Amoeblog

(In which we bid a tearful goodbye.)

Posted by Job O Brother, March 7, 2010 01:06pm | Post a Comment
Today marks the final shift of one of my most favorite Amoebites of all time, the glamorous and enigmatic “Smithy.”

veiled woman
Dearly departed Smithy (artist's depiction)

Smithy is not her real name, though it is one of her nicknames, and that’s about as close to “the facts” as most of us are likely to get. Smithy shrouds herself in mystery, and even if all her acquaintances pooled their knowledge of her past, it would scarcely be enough information to provide a decent Wikipedia entry, to say nothing of a biography. I keep the snippets of personal detail that I’ve acquired in the past four years of working with her like a jealous secret; a precious baseball card that I never remove from its protective plastic.

I don’t even know what she’s going to be doing after she leaves Amoeba Music Hollywood. For all I know she’s gotten a job lion taming, apprenticing to a witch doctor, or going deep undercover for the CIA in Beijing. All seem possible; all would hold some amount of appeal for her.

lion tamingafricaspy
See: Craigslist > job opportunties

One thing we, her co-workers, have been privy to is what she’s keen on in music and film. Even someone as secretive as Smithy has dorked out with the best of us music store geeks when the conversation’s turned to our product. This blog entry will be a brief exposé of some of Smithy’s pop culture paramours. In considering them, we may perhaps glean a little insight into this unknown soldier, but even if not, we’ll still get to hear some perfectly ginchy tunes.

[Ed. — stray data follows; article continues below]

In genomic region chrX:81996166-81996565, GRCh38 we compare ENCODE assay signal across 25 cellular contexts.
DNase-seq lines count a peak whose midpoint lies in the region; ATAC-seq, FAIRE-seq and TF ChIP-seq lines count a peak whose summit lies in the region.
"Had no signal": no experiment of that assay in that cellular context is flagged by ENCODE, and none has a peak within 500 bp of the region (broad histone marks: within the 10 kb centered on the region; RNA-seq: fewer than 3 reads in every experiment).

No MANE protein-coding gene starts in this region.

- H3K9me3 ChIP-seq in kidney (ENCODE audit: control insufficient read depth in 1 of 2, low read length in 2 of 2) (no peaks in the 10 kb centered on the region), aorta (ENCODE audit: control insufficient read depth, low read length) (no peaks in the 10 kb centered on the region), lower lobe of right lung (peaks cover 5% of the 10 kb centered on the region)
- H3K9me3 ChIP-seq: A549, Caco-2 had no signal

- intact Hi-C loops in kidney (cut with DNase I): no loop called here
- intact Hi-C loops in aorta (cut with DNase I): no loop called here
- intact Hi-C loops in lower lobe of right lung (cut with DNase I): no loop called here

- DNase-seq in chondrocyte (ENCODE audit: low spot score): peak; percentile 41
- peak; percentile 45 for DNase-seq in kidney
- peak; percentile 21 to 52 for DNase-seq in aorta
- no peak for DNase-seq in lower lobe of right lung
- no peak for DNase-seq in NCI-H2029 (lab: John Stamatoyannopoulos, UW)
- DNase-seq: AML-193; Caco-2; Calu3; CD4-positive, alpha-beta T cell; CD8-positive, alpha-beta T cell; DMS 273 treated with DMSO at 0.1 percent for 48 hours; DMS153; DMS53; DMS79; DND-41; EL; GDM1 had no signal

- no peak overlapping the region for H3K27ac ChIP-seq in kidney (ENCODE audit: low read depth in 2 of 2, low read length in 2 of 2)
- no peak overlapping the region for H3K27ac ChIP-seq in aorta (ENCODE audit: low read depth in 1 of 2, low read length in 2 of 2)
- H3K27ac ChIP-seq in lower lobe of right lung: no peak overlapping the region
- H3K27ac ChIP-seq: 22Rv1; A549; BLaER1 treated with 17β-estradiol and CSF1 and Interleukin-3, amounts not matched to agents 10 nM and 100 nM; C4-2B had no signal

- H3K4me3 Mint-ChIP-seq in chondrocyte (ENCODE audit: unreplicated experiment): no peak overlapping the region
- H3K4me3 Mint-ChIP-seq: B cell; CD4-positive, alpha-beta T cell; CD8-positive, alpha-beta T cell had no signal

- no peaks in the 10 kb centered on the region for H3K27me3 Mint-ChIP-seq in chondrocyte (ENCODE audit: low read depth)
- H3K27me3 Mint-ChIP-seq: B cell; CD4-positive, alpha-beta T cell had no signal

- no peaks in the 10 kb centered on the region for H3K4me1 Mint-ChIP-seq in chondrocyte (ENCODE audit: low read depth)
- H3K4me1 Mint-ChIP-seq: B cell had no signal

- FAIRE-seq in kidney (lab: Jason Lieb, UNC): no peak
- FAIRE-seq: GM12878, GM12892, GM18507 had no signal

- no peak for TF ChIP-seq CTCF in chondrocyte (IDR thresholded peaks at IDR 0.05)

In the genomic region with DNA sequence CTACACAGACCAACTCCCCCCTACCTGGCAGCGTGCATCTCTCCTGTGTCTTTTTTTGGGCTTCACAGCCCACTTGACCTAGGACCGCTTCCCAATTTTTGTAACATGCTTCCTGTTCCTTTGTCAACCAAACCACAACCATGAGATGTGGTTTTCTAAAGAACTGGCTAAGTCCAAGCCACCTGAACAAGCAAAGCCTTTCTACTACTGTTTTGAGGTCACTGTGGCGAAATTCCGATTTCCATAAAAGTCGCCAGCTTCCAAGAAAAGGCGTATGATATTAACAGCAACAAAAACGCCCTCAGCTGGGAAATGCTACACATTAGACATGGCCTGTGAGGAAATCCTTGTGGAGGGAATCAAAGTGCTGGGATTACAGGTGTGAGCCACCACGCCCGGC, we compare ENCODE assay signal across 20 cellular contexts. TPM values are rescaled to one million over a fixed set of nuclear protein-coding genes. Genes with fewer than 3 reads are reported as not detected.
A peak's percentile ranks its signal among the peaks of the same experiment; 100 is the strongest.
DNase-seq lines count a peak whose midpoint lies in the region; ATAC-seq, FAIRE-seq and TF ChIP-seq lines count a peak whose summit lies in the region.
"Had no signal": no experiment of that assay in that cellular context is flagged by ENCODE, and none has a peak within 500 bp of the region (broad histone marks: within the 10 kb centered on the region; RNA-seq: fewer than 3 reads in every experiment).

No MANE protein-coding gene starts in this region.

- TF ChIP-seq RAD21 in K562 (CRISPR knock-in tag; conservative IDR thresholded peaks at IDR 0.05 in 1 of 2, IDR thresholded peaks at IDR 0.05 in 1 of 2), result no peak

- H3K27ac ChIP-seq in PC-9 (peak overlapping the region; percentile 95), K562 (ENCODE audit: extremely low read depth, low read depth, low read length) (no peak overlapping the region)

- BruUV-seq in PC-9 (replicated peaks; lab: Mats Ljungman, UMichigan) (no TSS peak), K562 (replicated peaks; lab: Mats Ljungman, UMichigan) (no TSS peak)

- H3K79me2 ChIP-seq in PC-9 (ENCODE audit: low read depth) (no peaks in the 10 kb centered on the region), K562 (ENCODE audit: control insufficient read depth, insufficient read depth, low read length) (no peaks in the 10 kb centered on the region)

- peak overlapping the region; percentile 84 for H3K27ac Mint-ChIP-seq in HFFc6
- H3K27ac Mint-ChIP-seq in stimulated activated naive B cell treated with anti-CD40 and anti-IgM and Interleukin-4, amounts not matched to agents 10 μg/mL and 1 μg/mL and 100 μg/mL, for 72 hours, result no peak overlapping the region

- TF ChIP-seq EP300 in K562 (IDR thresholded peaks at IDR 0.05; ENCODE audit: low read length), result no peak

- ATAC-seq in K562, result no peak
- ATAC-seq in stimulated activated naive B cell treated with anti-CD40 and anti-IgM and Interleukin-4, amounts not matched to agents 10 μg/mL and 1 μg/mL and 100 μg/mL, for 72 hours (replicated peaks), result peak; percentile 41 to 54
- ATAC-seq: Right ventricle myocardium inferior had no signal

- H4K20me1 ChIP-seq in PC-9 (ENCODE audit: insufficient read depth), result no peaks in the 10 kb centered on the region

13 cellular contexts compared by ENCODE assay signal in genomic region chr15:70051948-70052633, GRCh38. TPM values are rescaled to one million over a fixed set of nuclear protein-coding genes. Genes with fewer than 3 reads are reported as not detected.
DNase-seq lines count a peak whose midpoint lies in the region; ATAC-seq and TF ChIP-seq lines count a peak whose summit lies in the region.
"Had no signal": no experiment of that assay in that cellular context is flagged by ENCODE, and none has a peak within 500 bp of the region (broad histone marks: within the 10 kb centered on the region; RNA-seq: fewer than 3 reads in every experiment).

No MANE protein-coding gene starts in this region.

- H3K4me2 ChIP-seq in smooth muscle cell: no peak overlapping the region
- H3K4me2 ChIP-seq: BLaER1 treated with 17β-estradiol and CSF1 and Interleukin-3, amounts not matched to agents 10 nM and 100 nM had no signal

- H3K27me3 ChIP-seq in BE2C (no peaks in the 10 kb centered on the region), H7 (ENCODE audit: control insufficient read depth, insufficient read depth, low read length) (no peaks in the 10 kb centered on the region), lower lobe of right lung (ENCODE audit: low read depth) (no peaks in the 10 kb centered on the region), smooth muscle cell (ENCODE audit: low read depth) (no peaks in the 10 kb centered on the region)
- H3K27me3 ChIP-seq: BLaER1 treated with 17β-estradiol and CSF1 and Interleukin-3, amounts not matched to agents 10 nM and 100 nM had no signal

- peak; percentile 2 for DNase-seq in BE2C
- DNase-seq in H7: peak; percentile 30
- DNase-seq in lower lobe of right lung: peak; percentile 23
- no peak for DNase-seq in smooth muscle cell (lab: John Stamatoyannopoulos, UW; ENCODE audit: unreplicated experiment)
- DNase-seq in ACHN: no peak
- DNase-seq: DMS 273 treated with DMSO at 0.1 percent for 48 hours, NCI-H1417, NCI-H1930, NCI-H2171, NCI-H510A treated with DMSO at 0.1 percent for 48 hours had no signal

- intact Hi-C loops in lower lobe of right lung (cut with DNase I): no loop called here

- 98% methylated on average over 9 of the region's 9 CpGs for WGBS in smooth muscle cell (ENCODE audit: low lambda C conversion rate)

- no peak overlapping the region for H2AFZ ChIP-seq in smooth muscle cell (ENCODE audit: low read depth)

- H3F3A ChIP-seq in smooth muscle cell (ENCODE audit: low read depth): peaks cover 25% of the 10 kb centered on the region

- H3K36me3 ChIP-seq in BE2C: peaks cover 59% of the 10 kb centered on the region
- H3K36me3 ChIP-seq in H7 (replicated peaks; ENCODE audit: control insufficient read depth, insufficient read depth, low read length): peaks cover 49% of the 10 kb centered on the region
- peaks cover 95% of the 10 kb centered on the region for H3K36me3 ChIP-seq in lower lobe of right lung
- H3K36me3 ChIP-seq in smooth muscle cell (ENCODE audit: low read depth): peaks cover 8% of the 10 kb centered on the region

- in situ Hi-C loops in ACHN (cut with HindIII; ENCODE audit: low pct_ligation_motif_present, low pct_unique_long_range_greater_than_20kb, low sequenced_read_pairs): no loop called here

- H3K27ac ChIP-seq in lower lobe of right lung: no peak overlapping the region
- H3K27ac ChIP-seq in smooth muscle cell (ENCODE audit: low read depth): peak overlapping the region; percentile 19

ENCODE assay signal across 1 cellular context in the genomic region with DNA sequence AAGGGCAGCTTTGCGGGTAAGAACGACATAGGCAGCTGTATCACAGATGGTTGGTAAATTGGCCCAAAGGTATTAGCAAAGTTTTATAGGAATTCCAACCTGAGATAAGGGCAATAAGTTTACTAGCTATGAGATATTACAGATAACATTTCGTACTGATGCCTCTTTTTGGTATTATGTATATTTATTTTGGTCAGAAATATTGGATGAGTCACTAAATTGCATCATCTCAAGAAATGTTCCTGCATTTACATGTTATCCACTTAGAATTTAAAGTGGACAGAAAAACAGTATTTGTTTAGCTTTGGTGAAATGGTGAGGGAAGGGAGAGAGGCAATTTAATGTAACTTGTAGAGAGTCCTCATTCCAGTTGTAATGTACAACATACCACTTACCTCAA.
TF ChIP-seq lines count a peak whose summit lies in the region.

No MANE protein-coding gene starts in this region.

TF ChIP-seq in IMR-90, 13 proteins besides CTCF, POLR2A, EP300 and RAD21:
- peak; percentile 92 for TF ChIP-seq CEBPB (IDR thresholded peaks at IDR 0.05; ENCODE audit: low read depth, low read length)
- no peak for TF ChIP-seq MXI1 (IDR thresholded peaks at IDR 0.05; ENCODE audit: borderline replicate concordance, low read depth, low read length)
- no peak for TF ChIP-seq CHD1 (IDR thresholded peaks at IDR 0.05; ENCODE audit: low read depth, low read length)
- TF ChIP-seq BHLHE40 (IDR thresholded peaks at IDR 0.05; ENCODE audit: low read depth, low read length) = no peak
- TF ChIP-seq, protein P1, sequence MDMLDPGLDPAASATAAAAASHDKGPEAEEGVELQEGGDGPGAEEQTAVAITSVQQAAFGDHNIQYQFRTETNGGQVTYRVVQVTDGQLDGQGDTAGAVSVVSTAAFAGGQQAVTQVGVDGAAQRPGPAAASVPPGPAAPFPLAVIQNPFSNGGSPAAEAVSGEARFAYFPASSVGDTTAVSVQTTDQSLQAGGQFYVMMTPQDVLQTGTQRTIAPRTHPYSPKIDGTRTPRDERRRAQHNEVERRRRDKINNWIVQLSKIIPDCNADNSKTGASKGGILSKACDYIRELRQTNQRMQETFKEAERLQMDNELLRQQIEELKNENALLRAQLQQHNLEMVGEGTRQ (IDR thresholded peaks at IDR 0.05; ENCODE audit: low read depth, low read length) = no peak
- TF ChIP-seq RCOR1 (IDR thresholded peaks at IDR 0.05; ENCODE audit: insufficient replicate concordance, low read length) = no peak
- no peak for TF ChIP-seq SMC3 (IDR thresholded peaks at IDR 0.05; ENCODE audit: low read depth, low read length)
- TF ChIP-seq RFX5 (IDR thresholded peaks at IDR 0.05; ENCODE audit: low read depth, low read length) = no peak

Sweeney Todd

Posted by Eric Brightwell, January 1, 2008 10:02pm | Post a Comment
Sweeney Todd is a villain who began as an urban legend sometime around 1800 and was, a few decades later, the protagonist of a penny dreadful called The People's Periodical, which was published in 1846. The issue was titled The String of Pearls: A Romance written by Thomas Prest, a popular writer who also wrote Varney the Vampire, which I've wanted to get a copy of ever since I was in third grade.

Another popular urban legend of Victorian London was that the unsuspecting victims ended up in meat pies.

There was no evidence of Sweeney Todd having been an actual character, nor that anyone turned up in the popular takeaway dish, but when the story was turned into a play in 1847 the advertising claimed that it was "founded in fact."

Remember that lady that claimed to find a finger in her chili at Wendy's? Of course, she turned out to be a serial scam-artist and got sentenced to nine years. I think if I found an identifiable piece of meat in my fast food chili it would actually be sort of comforting like, "Hey- at least it's not the pig's genitals!" ... but meat-eaters are a crazy bunch with all sorts of hang-ups about what species are good (chicken, cow, fish, lobster and pig) and what are bad (cat, dog, horse, cockroach or person). So picky!


 

 
Anyway, back to Sweeney Todd.
 


A Pathe "news" clip promoting Tod Slaughter

In 1936 the first sound film adaptation (following two silent versions) was produced in England. Most of the "ingredients" of subsequent adaptations are present here: a love interest named Johanna, a meat pie-making Mrs. Lovett and of course Todd, his mechanical barber's chair and straight razors. The film starred Tod Slaughter, an actor famous for his over-the-top performances as murderous maniacs. As this clip above illustrates, his acting has pretty "hammy."
 
The next cinematic adaptation was 1970's Bloodthirsty Butchers.
 
In 1973 playwright Christopher Bond wrote a play version wherein new twists were added to the play. In his version Sweeney Todd was motivated by revenge, not greed. A judge wrongfully imprisons Todd and rapes his wife, which leads to her committing suicide.

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